Posts Tagged ‘Assad’

Letter From New York 10 02 15 In rain and mourning…

October 2, 2015

Chill and damp in Baltimore. Oregon shooting. Papal denial. Syrian airstrikes. Allies demand of Russia. Amazon bans rivals. Weak jobs. Market panic?

It is chill and damp here in Baltimore, where I am today to celebrate Lionel’s birthday. It is grey and gloomy, a perfect background for a day which is filled with mourning.

Yesterday, as we all must know by now, a young man, 26, killed nine and wounded 20 before being killed by police. He targeted a Community College in Umpqua, Oregon. Authorities are trying to discern what, if any, connection he might have had to this particular school.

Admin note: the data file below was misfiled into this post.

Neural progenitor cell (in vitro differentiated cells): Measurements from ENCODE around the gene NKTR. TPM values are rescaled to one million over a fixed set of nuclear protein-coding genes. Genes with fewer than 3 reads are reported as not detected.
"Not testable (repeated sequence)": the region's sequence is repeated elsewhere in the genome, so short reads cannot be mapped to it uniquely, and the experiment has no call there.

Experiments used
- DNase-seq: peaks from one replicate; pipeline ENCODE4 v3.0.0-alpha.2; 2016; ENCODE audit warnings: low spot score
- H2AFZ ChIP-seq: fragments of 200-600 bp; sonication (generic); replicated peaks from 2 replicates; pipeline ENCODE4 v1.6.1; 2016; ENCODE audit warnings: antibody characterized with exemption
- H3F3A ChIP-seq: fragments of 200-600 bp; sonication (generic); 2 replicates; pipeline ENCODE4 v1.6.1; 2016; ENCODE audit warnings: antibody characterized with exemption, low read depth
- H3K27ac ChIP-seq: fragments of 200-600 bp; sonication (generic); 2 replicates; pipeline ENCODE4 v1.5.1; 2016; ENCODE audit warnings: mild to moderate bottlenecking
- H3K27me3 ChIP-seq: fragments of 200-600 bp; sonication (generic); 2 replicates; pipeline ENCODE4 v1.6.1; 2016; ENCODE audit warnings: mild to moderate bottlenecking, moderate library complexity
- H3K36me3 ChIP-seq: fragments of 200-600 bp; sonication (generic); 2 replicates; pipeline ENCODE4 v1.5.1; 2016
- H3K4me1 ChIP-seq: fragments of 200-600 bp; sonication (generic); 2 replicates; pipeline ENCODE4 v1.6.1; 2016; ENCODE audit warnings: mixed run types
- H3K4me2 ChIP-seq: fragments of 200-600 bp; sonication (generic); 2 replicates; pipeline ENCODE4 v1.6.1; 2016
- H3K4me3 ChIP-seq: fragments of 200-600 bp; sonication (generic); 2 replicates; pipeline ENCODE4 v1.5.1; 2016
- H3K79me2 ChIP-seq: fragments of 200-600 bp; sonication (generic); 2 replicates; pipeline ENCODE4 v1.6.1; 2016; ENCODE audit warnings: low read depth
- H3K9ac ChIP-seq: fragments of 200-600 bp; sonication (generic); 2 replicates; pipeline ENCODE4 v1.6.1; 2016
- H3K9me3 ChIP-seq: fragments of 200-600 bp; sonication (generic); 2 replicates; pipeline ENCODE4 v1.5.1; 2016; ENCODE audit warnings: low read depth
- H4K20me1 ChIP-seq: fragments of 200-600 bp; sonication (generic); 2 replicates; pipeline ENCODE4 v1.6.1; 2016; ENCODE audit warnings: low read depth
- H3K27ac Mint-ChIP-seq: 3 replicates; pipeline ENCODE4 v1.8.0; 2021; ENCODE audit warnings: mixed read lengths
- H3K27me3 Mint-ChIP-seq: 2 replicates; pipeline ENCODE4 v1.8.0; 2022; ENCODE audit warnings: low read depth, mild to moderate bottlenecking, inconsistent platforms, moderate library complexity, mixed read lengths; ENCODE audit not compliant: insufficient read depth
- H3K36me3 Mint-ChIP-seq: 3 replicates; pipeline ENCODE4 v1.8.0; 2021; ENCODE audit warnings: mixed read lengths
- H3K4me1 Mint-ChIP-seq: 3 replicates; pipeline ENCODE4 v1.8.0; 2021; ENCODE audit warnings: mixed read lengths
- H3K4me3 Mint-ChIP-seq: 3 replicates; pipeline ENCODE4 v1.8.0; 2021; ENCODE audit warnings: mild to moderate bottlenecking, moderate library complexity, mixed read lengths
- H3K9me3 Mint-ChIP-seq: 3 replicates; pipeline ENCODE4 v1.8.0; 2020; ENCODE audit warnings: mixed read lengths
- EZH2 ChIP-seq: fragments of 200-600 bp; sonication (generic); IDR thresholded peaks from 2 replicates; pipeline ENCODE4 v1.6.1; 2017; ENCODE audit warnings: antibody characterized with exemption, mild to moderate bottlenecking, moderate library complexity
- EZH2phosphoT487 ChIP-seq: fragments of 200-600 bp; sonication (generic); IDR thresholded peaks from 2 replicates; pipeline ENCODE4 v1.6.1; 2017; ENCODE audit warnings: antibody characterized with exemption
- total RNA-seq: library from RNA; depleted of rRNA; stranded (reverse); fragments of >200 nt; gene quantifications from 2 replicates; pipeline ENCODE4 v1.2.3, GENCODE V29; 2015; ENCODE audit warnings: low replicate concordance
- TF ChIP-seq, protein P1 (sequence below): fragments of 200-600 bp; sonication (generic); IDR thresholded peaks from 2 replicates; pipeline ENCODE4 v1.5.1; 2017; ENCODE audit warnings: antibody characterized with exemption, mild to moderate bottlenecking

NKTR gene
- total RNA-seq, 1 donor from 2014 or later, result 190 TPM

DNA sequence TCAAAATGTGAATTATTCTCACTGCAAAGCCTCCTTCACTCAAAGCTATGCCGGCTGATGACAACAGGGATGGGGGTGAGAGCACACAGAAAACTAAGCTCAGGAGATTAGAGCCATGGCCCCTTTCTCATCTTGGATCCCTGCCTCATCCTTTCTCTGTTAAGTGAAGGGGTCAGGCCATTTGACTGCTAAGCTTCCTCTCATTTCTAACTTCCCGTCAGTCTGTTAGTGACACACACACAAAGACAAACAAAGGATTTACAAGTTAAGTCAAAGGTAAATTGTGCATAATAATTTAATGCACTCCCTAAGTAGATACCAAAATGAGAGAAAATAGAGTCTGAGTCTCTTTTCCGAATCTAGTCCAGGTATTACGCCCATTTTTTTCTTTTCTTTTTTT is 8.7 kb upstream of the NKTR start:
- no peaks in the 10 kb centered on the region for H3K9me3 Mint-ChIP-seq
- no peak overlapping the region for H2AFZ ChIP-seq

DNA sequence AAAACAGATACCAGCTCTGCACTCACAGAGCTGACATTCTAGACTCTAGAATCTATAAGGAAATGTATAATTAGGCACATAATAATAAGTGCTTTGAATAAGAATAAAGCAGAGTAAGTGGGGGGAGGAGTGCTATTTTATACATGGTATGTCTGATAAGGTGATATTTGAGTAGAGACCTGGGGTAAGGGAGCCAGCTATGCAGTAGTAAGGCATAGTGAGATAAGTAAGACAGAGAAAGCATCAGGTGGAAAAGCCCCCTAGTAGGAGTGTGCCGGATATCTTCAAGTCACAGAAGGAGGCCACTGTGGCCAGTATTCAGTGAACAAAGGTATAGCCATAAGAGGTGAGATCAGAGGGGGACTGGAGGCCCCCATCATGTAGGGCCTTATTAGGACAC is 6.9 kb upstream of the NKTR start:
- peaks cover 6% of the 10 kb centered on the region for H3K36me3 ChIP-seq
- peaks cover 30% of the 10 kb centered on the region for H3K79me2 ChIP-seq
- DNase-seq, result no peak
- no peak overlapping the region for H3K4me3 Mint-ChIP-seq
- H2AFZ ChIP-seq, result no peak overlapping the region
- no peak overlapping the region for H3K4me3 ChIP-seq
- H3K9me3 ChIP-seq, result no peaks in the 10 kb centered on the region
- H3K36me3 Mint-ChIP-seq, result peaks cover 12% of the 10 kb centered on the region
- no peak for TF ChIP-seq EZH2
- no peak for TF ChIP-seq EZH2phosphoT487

President Obama made a live appearance and was as angry as most had seen him, frustrated by the number of times in his Presidency he has gone on air to offer condolences after a mass shooting.   He warned that his comments would be described as “politicizing” the situation but that this was a situation that should be politicized. It has become routine, said the President, and it has. We have become inured to the tragedies that unfold before us when crazed gunmen slaughter men, women and children.

This young man engaged with others on social media about his intentions. Disgustingly, some respondents encouraged him and gave him tips. No one alerted authorities. Hearing this I was not surprised; my lack of surprise horrified me. I felt thoroughly ashamed of my fellowmen. Who would encourage murder? Are they not culpable?

The young man asked victims if they were Christians. If they said yes, he shot them in the head.